Zoremi is not a big fan of Indian food. She can’t bear the taste of masala in pretty much every single dish, the way they like it here in Goa.
She comes from Darjeeling, in the North East side of India, where – as she tells me – the local cuisine is more similar to Chinese, since it’s so close to the Himalayas and Tibet.
As she mentions it, I notice her beautiful eyes, shaped like an almond stretched up on one side. She embodies a graceful mixture of all the cultures rooted in this ancient side of the planet.
“I miss Darjeeling” she tells me while coating my nails with a thin veil of red polish. “I miss the monkeys knocking at my window in the morning. I would get up at 7 am just to watch them play. They are so cute!”
It took me a couple of days (ok, maybe three or four) to get over the paralyzing sense of culture shock I felt at my first encounter with India.
After a luxurious layover in Doha, in one of the most opulent airport lounges in the world, the only distinguishable aspect of Goa International Airport seems to be the moldy smell that emanates from its outdated radiators, which pump out air conditioned to fight against the heavy waves of heat of the Goan summer.
The immense piles of dirt scattered on the sides of the streets is something I am pretty used to after having hanged in South East Asia for a while. What really freezes me are the “restaurant crowds”.
I have seen Indian old ladies sitting in a five star resort scooping out curried gravy with their hands, mixing it with rice – always with their four fingers – and stuffing it in the mouth of the grandchildren.
One bite for kiddos, one bite for Grandma.
I have seen thirty year old managers talking business while fishing pieces of tandoori chicken from their colleague’s plates. Always, religiously with their hands.
Even distinguishable wealthy families, while chatting over a typical Sunday brunch, would shamefully gulp down mouthful of mutton stew and aloo gobi with their bare hands.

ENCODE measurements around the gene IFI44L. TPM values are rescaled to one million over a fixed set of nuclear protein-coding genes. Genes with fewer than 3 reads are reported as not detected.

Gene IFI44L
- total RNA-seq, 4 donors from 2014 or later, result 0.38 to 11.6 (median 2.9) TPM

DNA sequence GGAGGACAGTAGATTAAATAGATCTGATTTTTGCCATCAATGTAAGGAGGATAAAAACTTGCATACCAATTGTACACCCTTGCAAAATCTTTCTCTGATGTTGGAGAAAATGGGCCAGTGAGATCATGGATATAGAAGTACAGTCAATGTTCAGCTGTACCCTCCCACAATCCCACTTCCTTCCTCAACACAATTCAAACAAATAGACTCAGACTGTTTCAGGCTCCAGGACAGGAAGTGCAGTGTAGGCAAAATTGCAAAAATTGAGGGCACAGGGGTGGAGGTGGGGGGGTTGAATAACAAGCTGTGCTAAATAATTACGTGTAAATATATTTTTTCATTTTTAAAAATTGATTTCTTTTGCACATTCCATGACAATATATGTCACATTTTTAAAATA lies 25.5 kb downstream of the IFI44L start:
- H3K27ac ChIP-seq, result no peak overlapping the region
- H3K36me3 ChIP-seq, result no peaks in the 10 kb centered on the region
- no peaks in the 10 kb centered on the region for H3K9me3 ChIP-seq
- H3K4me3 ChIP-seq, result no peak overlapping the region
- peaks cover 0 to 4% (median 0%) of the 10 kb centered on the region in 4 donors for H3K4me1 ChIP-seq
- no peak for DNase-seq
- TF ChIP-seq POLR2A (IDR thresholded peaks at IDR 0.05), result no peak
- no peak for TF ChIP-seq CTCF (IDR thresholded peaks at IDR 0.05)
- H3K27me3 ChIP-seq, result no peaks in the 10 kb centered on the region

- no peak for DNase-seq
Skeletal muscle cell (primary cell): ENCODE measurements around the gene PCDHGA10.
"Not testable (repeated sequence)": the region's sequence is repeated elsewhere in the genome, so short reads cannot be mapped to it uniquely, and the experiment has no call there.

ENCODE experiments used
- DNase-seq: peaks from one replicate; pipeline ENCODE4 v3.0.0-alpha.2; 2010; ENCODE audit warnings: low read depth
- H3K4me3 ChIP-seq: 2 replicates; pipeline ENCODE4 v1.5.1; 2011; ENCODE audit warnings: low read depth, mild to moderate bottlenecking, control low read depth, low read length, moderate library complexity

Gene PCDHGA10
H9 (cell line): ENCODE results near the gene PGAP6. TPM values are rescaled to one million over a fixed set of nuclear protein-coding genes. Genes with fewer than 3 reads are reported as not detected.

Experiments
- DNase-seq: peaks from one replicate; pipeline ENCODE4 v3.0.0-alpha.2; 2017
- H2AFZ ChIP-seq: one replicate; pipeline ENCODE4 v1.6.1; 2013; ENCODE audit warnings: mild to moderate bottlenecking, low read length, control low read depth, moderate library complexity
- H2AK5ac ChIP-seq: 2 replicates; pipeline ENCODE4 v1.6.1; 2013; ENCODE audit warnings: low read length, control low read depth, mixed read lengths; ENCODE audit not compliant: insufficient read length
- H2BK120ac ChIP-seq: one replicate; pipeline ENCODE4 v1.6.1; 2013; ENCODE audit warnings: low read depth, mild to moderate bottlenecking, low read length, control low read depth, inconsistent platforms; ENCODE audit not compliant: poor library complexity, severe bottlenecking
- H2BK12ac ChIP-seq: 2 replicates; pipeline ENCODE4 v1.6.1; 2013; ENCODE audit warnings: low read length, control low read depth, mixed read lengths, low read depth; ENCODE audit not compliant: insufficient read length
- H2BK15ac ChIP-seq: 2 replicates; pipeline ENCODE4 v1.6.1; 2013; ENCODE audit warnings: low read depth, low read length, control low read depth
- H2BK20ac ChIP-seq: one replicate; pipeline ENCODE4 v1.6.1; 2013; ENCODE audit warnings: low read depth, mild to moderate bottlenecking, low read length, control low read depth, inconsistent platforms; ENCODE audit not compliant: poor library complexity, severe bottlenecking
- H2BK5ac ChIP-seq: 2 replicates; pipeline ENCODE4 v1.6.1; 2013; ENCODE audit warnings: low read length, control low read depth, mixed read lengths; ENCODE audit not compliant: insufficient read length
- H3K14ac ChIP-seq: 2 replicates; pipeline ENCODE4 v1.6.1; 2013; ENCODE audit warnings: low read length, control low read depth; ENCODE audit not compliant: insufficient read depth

All this without a server batting an eye.
I can’t lie. Beside looking pretty primitive, these scenes quite perplex me. If eating this way is not only accepted, but considered normal, I can already envision the level of hygiene there must be in the kitchen.
Zoremi’s favorite Chinese dish is Dandan Noodle Soup. Since I assume she can’t eat that with her hands, I take a leap of courage and ask her what’s all the fuss around sticking a hand into a hot plate of Biryani.
She smiles. “No Ma’am, we only eat with our fingertips. No usage of our palm is allowed. That would be wrong”.
If at first her answer doesn’t really comfort me, but as she carries on I start loosen up my position.
“You know, according to Ayurvedic texts, each finger is an extension of one of the five elements. When you eat with your hands, you are supposed to do so by joining all fingers together. This is believed to improve our consciousness of the taste of the food we eat. Not only are you feeding your body, but also your mind and spirit.”
I am intrigued by this concept and eager to learn more. As my manicure is done, I decide that after a few nights of room service it’s time to venture at “Casa Sarita”, the amazing Goan restaurant of the Park Hyatt Goa.
Forkless eaters don’t scare me anymore.
Zoremi’s gracefulness in making something I considered “savage” look “appealing” made me ready to embrace the culture and cross the barrier of what’s ok and what’s not.
I go back to my usual self and start badgering the Chef with questions.
He gets me excited to try some local specialties: Dudiacho Mergol, pumpkin and grated coconut meat cooked with mustard seeds, curry leaves and coconut milk; Goan unpolished rice and Sannas steamed spongy rice cakes, made with rice flour and coconut milk fermented with the sap of the coconut palm, that remind me of the Cambodian Akors.